The Warrens have told--and sold--their stories of their many encounters with the supernatural through books, lectures, personal appearances, and TV and movie adaptations. Ed passed away 2006, but it appears that his and his wife's work will live on in films like The Conjuring. According to IMDB, the Warrens have already been portrayed by other actors in previous adaptations of their paranormal escapades. This isn't a unique situation, since Hollywood loves to take real people and events and rework them into overtly melodramatic depictions for the sake of entertainment value. The Conjuring is no exception, yet that's also its biggest drawback. It felt distracting and extremely fake to me not because of the acting, direction or the production values, but in its role as a blatant vanity piece for the Warrens.


Legends in their own minds: the actual Ed and Lorraine Warren.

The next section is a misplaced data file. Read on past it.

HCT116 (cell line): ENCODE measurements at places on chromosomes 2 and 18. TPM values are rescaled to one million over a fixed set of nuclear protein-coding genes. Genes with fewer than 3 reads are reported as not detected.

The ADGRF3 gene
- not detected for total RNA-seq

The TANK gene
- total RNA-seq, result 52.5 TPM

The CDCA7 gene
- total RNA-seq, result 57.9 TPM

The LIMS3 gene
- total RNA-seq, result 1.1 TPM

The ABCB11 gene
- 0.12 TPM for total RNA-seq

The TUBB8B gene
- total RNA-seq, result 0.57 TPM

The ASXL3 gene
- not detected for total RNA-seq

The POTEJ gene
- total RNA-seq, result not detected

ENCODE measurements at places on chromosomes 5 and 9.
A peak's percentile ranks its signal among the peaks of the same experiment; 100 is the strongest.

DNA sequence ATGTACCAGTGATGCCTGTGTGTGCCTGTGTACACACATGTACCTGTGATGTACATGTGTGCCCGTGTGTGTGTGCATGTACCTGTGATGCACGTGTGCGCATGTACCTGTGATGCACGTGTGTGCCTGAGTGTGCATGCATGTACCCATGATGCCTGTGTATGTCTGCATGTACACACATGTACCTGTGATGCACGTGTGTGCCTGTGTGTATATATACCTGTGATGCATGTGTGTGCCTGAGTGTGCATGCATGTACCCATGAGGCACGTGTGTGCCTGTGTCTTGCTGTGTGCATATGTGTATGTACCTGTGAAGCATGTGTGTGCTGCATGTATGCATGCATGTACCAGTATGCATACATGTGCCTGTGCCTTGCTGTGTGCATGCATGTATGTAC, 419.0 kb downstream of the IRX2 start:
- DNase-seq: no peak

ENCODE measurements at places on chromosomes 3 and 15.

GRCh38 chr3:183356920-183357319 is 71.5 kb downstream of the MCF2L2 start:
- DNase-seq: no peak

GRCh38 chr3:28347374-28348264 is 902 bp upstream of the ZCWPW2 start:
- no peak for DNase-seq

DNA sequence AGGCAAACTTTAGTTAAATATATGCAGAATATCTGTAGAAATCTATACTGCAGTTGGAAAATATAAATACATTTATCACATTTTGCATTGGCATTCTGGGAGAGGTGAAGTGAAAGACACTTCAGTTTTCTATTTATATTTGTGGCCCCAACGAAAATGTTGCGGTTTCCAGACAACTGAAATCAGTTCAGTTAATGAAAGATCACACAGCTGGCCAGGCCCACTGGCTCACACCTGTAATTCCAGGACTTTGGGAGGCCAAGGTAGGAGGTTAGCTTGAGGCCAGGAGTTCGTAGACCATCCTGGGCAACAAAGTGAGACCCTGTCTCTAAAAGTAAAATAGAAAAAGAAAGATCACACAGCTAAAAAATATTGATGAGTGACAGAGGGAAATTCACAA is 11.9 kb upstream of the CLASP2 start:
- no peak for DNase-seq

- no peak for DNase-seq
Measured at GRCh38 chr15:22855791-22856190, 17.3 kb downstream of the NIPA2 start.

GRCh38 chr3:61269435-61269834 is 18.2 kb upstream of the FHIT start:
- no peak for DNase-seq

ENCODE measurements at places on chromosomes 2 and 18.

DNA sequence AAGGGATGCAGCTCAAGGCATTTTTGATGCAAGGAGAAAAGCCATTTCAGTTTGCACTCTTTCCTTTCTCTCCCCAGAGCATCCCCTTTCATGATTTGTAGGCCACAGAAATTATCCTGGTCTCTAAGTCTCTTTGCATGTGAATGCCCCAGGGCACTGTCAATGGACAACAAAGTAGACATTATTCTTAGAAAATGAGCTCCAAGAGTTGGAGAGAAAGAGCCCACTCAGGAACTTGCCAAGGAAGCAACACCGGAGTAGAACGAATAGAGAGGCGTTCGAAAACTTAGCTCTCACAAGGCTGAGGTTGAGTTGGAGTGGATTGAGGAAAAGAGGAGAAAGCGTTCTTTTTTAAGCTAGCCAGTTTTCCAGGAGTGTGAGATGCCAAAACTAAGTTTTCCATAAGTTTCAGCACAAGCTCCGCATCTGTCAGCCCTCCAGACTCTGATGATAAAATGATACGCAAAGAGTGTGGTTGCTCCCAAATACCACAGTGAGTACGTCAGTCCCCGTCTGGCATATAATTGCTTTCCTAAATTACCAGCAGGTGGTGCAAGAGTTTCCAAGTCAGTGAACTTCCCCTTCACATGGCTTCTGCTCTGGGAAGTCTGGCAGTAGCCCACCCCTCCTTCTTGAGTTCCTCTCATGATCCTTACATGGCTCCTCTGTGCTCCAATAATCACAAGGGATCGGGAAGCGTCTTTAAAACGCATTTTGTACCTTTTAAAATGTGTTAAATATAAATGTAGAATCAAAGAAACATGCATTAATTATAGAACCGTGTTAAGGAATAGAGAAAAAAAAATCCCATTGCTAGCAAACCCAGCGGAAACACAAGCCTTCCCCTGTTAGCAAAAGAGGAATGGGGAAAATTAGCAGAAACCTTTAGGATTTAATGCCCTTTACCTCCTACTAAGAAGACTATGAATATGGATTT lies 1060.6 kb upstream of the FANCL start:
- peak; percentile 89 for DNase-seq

In the movie, the Warrens are depicted as peerless ghost hunters who tirelessly protect innocent people from dangerous spirits who wish to do harm. As you can see in wording on The Conjuring poster at the beginning of this post, the story "was based on the true case files of the Warrens", suggesting that the Warrens were the investigative equivalent of the FBI when it comes to the paranormal. The movie begins with the Warrens protecting a group of people from a possessed doll named Annabelle, a doll that is very creepy in appearance and does creepy things; however, the only purpose that it serves in the narrative is to remind the audience that what the Warrens have done in their work was allegedly dangerous. Throw in the dire warning from Ed himself at the end of the movie--"the devil exists", he proclaims--and we’re encouraged to believe that the services the Warrens provided during their lifetimes were nothing less of essential and life-saving, if not demonic apocalypse-preventing.